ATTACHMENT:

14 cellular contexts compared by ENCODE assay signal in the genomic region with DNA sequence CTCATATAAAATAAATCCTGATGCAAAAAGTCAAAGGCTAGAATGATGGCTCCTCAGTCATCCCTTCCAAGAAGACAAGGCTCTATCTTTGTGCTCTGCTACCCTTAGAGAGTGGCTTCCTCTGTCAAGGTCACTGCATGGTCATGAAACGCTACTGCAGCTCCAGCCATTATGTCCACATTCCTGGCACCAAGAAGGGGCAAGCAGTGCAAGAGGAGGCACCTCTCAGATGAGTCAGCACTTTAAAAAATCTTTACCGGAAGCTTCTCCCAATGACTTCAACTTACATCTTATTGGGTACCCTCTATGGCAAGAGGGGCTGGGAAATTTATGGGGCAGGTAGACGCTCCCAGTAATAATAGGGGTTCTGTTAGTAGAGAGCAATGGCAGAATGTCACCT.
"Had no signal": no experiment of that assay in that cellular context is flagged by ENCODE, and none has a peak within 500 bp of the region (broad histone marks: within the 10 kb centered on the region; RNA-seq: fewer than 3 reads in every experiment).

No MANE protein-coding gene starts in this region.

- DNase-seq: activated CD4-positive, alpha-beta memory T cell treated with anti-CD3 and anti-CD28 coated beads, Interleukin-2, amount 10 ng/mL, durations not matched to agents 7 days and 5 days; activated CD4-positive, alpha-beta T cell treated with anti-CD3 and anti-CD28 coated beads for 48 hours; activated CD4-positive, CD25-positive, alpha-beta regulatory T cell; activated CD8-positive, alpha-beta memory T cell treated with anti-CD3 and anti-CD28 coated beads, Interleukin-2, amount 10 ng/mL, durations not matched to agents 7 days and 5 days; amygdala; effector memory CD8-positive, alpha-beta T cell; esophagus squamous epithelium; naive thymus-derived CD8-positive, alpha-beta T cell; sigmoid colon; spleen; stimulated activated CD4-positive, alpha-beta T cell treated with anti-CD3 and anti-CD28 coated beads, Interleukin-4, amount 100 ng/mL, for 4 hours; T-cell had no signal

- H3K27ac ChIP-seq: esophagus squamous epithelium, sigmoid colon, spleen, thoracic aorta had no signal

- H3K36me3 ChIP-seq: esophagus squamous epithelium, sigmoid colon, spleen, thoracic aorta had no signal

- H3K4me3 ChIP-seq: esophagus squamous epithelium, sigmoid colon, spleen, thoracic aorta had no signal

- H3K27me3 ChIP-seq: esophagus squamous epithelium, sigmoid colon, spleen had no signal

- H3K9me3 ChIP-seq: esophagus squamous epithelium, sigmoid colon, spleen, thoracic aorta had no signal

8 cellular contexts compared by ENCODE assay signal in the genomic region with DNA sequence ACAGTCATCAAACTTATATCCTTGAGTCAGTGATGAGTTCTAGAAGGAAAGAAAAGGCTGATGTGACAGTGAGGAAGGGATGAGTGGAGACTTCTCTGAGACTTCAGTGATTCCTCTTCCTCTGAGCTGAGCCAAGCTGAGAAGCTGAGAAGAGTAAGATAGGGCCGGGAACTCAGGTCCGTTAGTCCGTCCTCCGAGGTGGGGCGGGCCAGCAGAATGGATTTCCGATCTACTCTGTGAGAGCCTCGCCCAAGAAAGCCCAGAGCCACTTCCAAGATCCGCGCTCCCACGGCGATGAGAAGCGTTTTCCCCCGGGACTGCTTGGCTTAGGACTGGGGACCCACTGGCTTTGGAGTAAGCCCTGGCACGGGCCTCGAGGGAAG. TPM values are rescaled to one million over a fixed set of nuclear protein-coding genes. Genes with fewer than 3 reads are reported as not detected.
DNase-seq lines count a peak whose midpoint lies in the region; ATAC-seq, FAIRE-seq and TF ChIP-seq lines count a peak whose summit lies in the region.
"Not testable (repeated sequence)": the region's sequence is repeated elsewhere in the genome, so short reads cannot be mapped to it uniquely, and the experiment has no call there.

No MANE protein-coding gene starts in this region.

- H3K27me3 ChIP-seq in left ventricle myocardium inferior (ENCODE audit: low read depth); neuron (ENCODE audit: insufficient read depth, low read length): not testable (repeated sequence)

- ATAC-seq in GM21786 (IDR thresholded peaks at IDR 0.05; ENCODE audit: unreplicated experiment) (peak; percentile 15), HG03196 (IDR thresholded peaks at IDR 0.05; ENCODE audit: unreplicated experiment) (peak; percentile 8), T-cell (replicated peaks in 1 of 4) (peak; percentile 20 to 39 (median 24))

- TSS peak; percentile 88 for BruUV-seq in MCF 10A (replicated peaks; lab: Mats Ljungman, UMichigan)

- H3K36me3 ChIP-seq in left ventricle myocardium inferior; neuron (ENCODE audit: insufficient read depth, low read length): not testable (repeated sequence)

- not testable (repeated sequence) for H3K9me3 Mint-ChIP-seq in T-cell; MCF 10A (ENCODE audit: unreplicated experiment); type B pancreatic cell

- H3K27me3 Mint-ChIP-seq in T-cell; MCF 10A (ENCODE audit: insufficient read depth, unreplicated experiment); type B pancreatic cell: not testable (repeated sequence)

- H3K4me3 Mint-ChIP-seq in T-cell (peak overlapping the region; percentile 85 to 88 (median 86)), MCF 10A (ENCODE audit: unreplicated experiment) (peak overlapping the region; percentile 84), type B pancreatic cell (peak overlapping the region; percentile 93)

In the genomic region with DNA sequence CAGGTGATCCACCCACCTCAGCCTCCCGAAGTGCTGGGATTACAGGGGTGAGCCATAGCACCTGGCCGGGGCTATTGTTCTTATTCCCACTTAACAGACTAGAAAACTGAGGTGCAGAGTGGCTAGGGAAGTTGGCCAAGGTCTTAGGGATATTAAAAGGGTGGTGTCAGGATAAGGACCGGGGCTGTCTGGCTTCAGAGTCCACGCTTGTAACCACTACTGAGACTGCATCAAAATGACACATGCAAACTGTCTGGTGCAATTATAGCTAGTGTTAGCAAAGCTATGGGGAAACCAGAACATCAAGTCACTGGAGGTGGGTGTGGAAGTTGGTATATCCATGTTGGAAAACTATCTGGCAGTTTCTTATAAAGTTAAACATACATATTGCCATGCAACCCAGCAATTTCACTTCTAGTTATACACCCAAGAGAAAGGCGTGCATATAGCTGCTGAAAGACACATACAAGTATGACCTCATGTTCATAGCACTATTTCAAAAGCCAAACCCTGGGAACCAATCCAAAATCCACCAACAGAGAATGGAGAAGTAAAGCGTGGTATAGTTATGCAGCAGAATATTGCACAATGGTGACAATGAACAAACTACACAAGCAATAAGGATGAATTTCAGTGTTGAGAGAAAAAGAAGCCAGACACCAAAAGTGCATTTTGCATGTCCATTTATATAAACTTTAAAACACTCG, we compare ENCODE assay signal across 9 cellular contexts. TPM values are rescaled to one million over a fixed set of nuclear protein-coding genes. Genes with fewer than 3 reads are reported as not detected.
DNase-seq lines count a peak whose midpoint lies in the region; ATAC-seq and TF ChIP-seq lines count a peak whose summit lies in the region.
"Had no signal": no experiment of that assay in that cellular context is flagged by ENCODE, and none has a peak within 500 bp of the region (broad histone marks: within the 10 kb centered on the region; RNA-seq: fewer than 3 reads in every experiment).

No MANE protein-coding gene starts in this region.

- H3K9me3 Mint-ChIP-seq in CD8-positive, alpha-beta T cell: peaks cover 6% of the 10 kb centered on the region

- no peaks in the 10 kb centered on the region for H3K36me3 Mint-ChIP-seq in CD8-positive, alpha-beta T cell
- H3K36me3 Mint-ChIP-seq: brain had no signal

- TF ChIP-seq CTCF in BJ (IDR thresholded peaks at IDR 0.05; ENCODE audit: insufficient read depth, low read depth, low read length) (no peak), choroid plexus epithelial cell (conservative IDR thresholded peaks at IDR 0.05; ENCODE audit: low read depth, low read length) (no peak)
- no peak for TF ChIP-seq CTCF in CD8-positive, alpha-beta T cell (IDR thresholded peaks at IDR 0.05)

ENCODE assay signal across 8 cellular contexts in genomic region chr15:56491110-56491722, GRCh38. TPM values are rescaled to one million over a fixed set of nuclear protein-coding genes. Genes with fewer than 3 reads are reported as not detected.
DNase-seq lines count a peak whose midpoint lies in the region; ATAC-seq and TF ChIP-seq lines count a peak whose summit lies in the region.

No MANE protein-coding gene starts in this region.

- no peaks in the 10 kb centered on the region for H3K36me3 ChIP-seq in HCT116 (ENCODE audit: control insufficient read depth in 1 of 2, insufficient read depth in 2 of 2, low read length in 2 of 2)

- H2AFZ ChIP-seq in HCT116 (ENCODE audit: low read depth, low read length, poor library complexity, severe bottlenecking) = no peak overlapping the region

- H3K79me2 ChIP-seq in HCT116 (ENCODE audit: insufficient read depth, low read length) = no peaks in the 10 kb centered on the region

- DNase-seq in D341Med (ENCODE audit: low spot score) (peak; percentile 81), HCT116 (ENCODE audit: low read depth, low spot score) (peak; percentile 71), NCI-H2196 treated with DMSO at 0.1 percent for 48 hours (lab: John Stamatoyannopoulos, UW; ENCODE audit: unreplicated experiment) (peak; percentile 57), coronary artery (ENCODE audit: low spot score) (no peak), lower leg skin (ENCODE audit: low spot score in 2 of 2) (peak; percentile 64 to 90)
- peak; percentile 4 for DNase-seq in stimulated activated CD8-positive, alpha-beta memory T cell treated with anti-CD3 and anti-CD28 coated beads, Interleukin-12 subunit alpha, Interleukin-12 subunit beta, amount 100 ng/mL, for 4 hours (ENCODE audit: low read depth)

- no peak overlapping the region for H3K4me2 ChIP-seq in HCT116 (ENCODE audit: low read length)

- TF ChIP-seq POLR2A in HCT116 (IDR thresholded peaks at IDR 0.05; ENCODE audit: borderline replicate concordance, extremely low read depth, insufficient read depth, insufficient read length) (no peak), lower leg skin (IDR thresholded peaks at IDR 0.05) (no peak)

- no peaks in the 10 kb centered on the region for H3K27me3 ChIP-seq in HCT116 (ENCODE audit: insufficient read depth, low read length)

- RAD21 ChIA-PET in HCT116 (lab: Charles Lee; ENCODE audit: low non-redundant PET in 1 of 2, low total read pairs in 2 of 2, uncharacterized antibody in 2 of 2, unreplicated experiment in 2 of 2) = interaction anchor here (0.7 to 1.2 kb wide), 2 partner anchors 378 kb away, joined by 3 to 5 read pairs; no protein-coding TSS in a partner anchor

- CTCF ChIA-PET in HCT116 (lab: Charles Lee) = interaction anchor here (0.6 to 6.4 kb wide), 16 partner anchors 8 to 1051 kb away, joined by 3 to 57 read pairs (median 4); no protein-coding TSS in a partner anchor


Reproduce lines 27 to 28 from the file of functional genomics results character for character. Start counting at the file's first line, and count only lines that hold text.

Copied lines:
- H3K36me3 Mint-ChIP-seq: brain had no signal

- TF ChIP-seq CTCF in BJ (IDR thresholded peaks at IDR 0.05; ENCODE audit: insufficient read depth, low read depth, low read length) (no peak), choroid plexus epithelial cell (conservative IDR thresholded peaks at IDR 0.05; ENCODE audit: low read depth, low read length) (no peak)